Don’t wait to come to a final decision with your partner if you think you are headed toward divorce. Bailing out of an unhappy marriage can start you on the road to tomorrow, but it can also cost financial security if you don’t know your rights and act to safeguard them. Take steps to protect yourself before you file and make a heartbreaking situation less stressful. It comes as no surprise to hear that some people go after money and assets as a way to seek revenge. Be prepared in case the worst happens.

  1. Consider mediating your divorce.

With the average cost of legal fees in a divorce topping out at an astounding $15,000, divorce can be expensive! One way to cut down on these expenses is to use a mediator to facilitate agreements. A mediator who doesn’t work on behalf of either party might be the best bet for both you and your bank account.

  1. Don’t let emotions make your financial decisions.

Divorcing people often want to take out their hurt feelings on exes, however it’s important not to let emotions interfere with the business at hand. Divorce can be costly, so pick your battles. Asking your lawyer to write your ex over who gets the $50 coffee table book is a short letter that could cost you $500 in attorney fees.

Think before you text. Any text messages, emails, or even social media posts can be used against you in court, so avoid communicating when you are angry. Go ahead and vent and write it down, but don’t hit send.  You want to make a good impression on a judge who does not know you.

  1. Protect yourself by gathering evidence.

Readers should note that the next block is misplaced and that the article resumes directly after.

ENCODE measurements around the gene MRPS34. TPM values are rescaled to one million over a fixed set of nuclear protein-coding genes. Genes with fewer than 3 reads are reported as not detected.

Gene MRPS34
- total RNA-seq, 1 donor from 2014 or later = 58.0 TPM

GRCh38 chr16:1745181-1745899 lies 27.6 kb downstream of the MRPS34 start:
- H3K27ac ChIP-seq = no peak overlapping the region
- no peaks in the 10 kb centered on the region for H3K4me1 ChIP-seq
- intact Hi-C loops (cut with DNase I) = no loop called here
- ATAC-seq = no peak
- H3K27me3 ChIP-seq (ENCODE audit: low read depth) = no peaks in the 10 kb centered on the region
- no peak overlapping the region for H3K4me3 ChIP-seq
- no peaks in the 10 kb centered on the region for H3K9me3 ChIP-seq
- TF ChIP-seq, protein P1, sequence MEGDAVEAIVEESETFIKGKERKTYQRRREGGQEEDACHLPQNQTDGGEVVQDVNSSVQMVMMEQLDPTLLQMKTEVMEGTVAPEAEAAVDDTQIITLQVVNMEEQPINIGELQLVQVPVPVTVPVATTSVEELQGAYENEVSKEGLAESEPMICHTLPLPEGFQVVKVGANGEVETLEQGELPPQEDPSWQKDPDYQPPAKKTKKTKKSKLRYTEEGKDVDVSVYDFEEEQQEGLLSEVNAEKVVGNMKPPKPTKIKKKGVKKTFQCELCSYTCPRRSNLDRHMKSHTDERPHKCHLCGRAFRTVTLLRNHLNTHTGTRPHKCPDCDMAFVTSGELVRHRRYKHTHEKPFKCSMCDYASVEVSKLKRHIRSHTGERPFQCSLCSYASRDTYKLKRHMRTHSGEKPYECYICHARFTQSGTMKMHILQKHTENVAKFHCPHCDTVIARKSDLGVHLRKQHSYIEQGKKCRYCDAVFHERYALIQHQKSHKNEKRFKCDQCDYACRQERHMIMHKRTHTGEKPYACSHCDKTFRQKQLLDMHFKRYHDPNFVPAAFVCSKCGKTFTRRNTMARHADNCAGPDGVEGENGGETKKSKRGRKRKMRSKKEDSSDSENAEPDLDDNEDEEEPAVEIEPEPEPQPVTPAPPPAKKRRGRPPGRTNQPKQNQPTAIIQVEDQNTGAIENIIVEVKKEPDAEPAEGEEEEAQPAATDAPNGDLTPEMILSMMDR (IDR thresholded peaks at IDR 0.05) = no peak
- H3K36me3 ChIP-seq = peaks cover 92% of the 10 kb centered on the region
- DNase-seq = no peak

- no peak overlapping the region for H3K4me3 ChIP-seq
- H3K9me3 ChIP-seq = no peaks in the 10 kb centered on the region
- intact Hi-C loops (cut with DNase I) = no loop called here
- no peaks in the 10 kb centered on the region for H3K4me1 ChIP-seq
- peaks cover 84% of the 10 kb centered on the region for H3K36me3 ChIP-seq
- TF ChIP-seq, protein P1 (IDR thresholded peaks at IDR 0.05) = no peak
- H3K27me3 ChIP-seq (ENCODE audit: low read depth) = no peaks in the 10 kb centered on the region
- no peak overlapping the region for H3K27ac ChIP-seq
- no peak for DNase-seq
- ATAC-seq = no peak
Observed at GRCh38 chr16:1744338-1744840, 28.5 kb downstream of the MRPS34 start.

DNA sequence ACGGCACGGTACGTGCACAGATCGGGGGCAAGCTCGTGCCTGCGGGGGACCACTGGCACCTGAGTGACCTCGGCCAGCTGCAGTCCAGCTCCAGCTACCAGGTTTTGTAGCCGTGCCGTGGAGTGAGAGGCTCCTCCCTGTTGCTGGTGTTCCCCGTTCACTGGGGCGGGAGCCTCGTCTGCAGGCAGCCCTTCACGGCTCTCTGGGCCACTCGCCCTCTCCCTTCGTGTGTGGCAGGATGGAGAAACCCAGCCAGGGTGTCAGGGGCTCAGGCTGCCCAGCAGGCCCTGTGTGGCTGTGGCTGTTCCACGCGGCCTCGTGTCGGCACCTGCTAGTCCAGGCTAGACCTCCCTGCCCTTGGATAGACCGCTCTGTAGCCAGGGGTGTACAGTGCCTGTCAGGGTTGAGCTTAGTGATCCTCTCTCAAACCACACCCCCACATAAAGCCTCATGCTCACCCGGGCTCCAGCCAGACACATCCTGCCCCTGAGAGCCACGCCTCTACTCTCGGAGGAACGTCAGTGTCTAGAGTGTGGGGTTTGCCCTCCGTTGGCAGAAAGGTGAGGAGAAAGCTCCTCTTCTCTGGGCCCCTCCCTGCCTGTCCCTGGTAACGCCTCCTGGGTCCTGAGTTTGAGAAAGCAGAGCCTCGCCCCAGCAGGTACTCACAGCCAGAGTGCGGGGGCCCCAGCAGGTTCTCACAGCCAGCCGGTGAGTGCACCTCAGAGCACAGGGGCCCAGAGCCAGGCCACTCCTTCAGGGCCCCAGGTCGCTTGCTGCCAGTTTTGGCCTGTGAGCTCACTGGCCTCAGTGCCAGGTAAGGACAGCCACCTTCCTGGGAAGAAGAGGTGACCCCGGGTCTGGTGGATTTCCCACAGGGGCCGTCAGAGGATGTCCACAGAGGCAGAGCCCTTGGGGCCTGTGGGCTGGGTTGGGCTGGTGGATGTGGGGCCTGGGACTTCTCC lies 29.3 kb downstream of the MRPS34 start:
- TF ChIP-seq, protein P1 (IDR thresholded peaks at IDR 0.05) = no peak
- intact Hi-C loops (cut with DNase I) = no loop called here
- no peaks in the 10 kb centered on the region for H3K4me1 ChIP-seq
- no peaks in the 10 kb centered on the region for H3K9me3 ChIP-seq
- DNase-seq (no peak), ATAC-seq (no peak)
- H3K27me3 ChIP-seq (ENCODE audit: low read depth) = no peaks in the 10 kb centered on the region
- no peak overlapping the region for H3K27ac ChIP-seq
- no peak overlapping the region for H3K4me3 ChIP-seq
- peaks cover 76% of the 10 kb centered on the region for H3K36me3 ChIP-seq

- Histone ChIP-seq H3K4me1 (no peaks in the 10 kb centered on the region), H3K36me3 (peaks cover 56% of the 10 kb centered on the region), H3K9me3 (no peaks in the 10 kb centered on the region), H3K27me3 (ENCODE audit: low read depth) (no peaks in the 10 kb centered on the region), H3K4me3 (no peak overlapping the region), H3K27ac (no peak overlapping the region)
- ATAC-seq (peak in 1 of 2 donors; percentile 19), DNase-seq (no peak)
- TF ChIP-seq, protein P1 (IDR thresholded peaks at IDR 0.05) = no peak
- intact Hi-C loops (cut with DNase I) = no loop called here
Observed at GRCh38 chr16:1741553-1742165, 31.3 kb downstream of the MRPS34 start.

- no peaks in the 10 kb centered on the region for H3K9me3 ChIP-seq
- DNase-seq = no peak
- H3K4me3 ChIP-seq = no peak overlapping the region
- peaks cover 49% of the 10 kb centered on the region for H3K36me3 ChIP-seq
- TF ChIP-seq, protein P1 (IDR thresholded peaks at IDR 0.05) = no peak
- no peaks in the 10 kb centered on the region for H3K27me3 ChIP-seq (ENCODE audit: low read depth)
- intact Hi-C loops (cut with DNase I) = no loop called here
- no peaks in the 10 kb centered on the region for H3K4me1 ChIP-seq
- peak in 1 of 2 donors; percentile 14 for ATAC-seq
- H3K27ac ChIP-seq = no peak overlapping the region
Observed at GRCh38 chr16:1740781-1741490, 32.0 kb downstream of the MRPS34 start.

Take time to gather key evidence before filing for a divorce. Take pictures of assets, make copies of account statements, record any important numbers. Preparation is key before the split. Seek professional help to guide you in making more informed decisions about finances being filing for divorce.

Make sure that your laptop/smartphone/anything with financial information has a password, and keeping all printed documents secure.

Start tracking your partner’s new credit card and loan applications. Loan applications can be a crucial part of a divorce discovery.

  1. Open your own accounts in your name. 

Go to a different bank and open a new checking and savings account in your name. According to state law that will dictate what you can and cannot do, your divorce attorney may advise that you withdraw up to half of your joint funds. You’ll need new accounts to deposit those funds. A new credit card account in your name will help establish good credit and solid financial footing.

  1. Get property appraised before you file.

Practically everything is divisible down to frequent flyer air miles. Don’t make the mistake of assuming that you can’t claim assets that aren’t in your name. Get property appraised and valued before you part ways.

  1. Get off the hook for debts that aren’t yours.

Too many women make the mistake of assuming partners’ debts are joint when they’re not. Some states do not divide marital debt if it’s just in one person’s name. You may prefer to pay down joint debts before the split if possible. That way you won’t be on the hook for debts you didn’t accumulate.

  1. Don’t cut back on spending.

If you reduce customary spending before the divorce, you are essentially helping the other party say you ‘need’ less money coming in each month. Don’t downsize too much if you leave the family home. Don’t move to a substandard area, especially if children are involved.

  1. Buy the big item before you file for divorce.

Most states issue automatic financial restraining orders prohibiting people from making big purchases or liquidating assets once the divorce is filed if there’s no court order or agreement in place. If you’re thinking about buy a big-ticket item such as a new car, go ahead and do it before you file.